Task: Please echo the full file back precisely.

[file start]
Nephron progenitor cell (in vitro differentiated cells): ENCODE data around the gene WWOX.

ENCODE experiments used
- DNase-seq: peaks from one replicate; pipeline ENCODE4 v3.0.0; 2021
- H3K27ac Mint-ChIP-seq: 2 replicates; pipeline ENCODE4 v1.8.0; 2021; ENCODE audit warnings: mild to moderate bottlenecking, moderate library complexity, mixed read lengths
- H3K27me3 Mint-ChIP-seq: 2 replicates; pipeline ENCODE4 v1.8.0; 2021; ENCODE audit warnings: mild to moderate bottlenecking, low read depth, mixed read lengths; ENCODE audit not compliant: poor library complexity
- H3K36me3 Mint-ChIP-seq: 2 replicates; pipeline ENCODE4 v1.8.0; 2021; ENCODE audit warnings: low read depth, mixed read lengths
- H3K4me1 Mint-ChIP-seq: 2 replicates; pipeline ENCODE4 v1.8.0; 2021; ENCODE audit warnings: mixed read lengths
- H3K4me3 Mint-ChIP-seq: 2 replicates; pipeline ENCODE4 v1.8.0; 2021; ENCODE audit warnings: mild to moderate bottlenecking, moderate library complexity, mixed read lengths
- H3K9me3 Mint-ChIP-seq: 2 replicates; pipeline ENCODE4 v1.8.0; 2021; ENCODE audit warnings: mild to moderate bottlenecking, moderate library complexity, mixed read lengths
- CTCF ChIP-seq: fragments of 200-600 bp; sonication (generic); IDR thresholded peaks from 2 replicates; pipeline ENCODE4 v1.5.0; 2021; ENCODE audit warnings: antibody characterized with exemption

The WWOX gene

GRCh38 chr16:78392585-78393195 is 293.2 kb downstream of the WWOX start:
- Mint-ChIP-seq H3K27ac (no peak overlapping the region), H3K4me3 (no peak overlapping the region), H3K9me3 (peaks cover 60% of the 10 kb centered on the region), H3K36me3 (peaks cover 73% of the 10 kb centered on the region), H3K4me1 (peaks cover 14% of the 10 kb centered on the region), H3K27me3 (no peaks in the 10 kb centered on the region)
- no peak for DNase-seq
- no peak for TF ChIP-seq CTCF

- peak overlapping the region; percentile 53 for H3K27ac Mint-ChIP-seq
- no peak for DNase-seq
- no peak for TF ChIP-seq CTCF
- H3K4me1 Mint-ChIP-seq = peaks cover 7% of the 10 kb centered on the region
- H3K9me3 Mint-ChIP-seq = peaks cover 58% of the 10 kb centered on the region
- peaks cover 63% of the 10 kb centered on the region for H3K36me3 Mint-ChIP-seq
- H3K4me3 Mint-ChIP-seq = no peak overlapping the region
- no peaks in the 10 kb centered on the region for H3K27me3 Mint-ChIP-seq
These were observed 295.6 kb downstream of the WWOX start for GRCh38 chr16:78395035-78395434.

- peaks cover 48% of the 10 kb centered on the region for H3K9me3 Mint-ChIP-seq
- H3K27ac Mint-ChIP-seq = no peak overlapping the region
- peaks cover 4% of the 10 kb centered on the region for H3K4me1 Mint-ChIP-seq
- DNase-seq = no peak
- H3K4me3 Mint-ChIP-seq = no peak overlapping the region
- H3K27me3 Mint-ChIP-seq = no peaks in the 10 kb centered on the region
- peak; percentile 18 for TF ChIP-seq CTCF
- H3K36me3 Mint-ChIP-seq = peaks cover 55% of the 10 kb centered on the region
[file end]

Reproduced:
Nephron progenitor cell (in vitro differentiated cells): ENCODE data around the gene WWOX.

ENCODE experiments used
- DNase-seq: peaks from one replicate; pipeline ENCODE4 v3.0.0; 2021
- H3K27ac Mint-ChIP-seq: 2 replicates; pipeline ENCODE4 v1.8.0; 2021; ENCODE audit warnings: mild to moderate bottlenecking, moderate library complexity, mixed read lengths
- H3K27me3 Mint-ChIP-seq: 2 replicates; pipeline ENCODE4 v1.8.0; 2021; ENCODE audit warnings: mild to moderate bottlenecking, low read depth, mixed read lengths; ENCODE audit not compliant: poor library complexity
- H3K36me3 Mint-ChIP-seq: 2 replicates; pipeline ENCODE4 v1.8.0; 2021; ENCODE audit warnings: low read depth, mixed read lengths
- H3K4me1 Mint-ChIP-seq: 2 replicates; pipeline ENCODE4 v1.8.0; 2021; ENCODE audit warnings: mixed read lengths
- H3K4me3 Mint-ChIP-seq: 2 replicates; pipeline ENCODE4 v1.8.0; 2021; ENCODE audit warnings: mild to moderate bottlenecking, moderate library complexity, mixed read lengths
- H3K9me3 Mint-ChIP-seq: 2 replicates; pipeline ENCODE4 v1.8.0; 2021; ENCODE audit warnings: mild to moderate bottlenecking, moderate library complexity, mixed read lengths
- CTCF ChIP-seq: fragments of 200-600 bp; sonication (generic); IDR thresholded peaks from 2 replicates; pipeline ENCODE4 v1.5.0; 2021; ENCODE audit warnings: antibody characterized with exemption

The WWOX gene

GRCh38 chr16:78392585-78393195 is 293.2 kb downstream of the WWOX start:
- Mint-ChIP-seq H3K27ac (no peak overlapping the region), H3K4me3 (no peak overlapping the region), H3K9me3 (peaks cover 60% of the 10 kb centered on the region), H3K36me3 (peaks cover 73% of the 10 kb centered on the region), H3K4me1 (peaks cover 14% of the 10 kb centered on the region), H3K27me3 (no peaks in the 10 kb centered on the region)
- no peak for DNase-seq
- no peak for TF ChIP-seq CTCF

- peak overlapping the region; percentile 53 for H3K27ac Mint-ChIP-seq
- no peak for DNase-seq
- no peak for TF ChIP-seq CTCF
- H3K4me1 Mint-ChIP-seq = peaks cover 7% of the 10 kb centered on the region
- H3K9me3 Mint-ChIP-seq = peaks cover 58% of the 10 kb centered on the region
- peaks cover 63% of the 10 kb centered on the region for H3K36me3 Mint-ChIP-seq
- H3K4me3 Mint-ChIP-seq = no peak overlapping the region
- no peaks in the 10 kb centered on the region for H3K27me3 Mint-ChIP-seq
These were observed 295.6 kb downstream of the WWOX start for GRCh38 chr16:78395035-78395434.

- peaks cover 48% of the 10 kb centered on the region for H3K9me3 Mint-ChIP-seq
- H3K27ac Mint-ChIP-seq = no peak overlapping the region
- peaks cover 4% of the 10 kb centered on the region for H3K4me1 Mint-ChIP-seq
- DNase-seq = no peak
- H3K4me3 Mint-ChIP-seq = no peak overlapping the region
- H3K27me3 Mint-ChIP-seq = no peaks in the 10 kb centered on the region
- peak; percentile 18 for TF ChIP-seq CTCF
- H3K36me3 Mint-ChIP-seq = peaks cover 55% of the 10 kb centered on the region